Skip to main content
Blizard Institute - Faculty of Medicine and Dentistry

Dr Agnes Nishimura, PhD


Non-Clinical Lecturer in Neuroscience

Telephone: 020 7882 2685
Twitter: @NishimuraAgnes


Dr Agnes Nishimura graduated in Biological Sciences at University of Sao Paulo, Brazil, and she completed her PhD in human genetics in the same institution. During her PhD, she identified a rare mutation leading to an atypical form of motor neurone disease (MND) in the Brazilian population. She moved to London to work with Prof. Christopher Shaw at King’s College London to continue her career on MND research. There, she continued to work with genetics of MND, but also explored modelling MND using induced pluripotent stem cells (iPSCs). In the past five years, Agnes has been working on a biobank of iPSCs from patients with MND in collaboration with the Motor Neurone Disease Association. She has contributed to teaching and supervision at postgraduate level at KCL and she became a fellow of the Higher Education Academy (FHEA). Furthermore, she has editorial experience as a re-viewer, and became associate editor of Frontiers of Cellular Neuroscience in 2021.




1. Co-convenor of BSc Neuroscience Year 2 (BMD265 Systems Neuroscience)

2. Co-convenor for Research Projects

3. Academic advisor

4. PBL tutor


Research Interests:

Dr Nishimura research focus on neurodegeneration, in particular motor neurone disease (MND). She is interested in identifying disease mechanisms using induced pluripotent stem cells, as well as other cellular models.

Specific areas of interest:

· Understanding human diseases (From genes to proteins)

· Genetics of neurodegenerative diseases

· stem cells research

  - Disease modelling using induced pluripotent stem cells

  - 2D and organoids

· mRNA dysregulation

· vesicular transport

· protein misfolding and clearance

· stress and inflammation

· synaptopathy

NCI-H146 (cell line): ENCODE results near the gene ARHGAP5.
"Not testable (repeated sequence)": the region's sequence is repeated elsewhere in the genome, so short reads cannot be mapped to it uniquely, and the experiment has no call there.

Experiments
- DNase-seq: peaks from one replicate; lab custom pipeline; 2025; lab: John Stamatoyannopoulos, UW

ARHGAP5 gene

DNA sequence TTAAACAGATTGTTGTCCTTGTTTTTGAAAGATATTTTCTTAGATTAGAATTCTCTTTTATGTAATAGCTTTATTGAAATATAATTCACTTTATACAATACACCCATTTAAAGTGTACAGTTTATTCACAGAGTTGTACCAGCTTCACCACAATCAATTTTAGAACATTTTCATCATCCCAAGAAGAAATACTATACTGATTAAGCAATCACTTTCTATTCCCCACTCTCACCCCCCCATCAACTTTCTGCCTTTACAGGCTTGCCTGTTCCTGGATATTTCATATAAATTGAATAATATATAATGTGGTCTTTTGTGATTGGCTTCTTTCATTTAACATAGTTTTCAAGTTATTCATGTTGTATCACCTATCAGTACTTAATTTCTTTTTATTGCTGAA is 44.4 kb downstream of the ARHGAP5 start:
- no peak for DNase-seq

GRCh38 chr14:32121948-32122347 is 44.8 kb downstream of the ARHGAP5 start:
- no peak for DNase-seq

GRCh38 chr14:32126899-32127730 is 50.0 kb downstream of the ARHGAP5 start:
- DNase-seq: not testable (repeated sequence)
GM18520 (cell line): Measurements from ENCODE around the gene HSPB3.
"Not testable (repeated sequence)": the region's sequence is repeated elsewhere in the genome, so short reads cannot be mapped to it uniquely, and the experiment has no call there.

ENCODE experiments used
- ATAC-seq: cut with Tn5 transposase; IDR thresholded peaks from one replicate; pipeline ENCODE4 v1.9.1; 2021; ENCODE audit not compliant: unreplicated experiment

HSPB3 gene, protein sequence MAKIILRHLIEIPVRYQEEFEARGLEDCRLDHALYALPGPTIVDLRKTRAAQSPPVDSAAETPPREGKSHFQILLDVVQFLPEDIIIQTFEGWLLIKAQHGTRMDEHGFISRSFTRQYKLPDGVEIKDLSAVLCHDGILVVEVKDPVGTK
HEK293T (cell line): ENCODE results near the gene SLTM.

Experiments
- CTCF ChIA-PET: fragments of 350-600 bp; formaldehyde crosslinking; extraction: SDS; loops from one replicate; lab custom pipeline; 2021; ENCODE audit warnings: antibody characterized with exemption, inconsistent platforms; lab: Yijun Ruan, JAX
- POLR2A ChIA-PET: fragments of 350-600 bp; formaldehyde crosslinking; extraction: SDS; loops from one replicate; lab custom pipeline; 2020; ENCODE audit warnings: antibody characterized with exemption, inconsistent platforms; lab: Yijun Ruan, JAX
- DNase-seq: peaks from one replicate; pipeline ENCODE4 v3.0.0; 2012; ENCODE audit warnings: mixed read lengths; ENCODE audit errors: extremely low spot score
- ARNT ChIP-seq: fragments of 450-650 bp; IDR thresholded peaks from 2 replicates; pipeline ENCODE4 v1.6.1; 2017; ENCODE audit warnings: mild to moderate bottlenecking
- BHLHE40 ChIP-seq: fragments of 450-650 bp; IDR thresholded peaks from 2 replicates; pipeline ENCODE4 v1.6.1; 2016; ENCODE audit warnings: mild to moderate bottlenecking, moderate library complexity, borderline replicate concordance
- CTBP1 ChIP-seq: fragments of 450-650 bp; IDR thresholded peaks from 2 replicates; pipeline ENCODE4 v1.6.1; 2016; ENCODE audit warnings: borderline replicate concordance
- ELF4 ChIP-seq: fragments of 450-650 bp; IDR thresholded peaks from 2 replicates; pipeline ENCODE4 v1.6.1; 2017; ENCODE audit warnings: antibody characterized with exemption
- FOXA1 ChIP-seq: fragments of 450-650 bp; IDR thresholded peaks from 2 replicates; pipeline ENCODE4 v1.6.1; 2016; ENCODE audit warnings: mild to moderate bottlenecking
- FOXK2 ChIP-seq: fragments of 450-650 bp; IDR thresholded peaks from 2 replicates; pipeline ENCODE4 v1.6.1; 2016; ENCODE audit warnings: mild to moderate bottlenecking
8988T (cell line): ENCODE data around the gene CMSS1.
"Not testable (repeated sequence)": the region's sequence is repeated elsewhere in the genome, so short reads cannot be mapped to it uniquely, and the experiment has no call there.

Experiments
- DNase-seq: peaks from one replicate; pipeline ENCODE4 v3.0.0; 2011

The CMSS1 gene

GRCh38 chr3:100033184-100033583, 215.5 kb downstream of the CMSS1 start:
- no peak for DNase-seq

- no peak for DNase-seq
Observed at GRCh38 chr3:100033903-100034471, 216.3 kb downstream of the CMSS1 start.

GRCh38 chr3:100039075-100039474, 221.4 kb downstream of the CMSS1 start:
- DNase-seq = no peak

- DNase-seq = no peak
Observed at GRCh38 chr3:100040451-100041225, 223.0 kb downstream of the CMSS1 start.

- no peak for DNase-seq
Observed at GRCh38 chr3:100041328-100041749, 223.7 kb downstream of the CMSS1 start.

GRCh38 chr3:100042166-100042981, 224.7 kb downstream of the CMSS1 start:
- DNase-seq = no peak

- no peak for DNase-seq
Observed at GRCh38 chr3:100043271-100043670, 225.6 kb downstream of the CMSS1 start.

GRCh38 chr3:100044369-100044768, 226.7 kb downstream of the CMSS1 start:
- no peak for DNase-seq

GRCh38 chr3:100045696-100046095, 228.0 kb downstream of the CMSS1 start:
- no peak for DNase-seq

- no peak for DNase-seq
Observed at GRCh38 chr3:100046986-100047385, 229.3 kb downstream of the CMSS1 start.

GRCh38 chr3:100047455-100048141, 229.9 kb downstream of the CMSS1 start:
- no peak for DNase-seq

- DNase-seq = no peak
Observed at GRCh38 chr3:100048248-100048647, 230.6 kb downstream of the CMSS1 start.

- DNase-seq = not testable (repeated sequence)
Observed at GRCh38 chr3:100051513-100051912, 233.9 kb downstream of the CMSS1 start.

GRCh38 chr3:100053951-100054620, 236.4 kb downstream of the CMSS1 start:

· Drug screening


  1. Generation of six induced pluripotent stem cell lines from patients with amyotrophic lateral sclerosis with associated genetic mutations in either FUS or ANXA11. Hedges EC, Topp S, Shaw CE, Nishimura AL. Stem Cell Res. 2021 Apr;52:102246. doi: 10.1016/j.scr.2021.102246. Epub 2021 Feb 12.
  2. Mutant induced pluripotent stem cell lines recapitulate aspects of TDP-43 proteinopathies and reveal cell-specific vulnerability. Bilican B, Serio A, Barmada SJ, Nishimura AL, Sullivan GJ, Carrasco M, Phatnani HP, Puddifoot CA, Story D, Fletcher J, Park IH, Friedman BA, Daley GQ, Wyllie DJ, Hardingham GE, Wilmut I, Finkbeiner S, Maniatis T, Shaw CE, Chandran S. Proc Natl Acad Sci U S A. 2012 Apr 10;109(15):5803-8. doi: 10.1073/pnas.1202922109. Epub 2012 Mar 26
  3. Nuclear import impairment causes cytoplasmic trans-activation response DNA-binding protein accumulation and is associated with frontotemporal lobar degeneration. Nishimura AL, Zu-punski V, Troakes C, Kathe C, Fratta P, Howell M, Gallo JM, Hortobágyi T, Shaw CE, Rogelj B. Brain. 2010 Jun;133(Pt 6):1763-71. doi: 10.1093/brain/awq111. Epub 2010 May 14.
  4. Mutations in FUS, an RNA processing protein, cause familial amyotrophic lateral sclerosis type 6. Vance C, Rogelj B, Hortobágyi T, De Vos KJ, Nishimura AL, Sreedharan J, Hu X, Smith B, Ruddy D, Wright P, Ganesalingam J, Williams KL, Tripathi V, Al-Saraj S, Al-Chalabi A, Leigh PN, Blair IP, Nicholson G, de Belleroche J, Gallo JM, Miller CC, Shaw CE. Science. 2009 Feb 27;323(5918):1208-1211. doi: 10.1126/science.1165942. 5
  5. A mutation in the vesicle-trafficking protein VAPB causes late-onset spinal muscular atrophy and amyotrophic lateral sclerosis. Nishimura AL, Mitne-Neto M, Silva HC, Richieri-Costa A, Middleton S, Cascio D, Kok F, Oliveira JR, Gillingwater T, Webb J, Skehel P, Zatz M. Am J Hum Genet. 2004 Nov;75(5):822-31. doi: 10.1086/425287. Epub 2004 Sep 15.


Back to top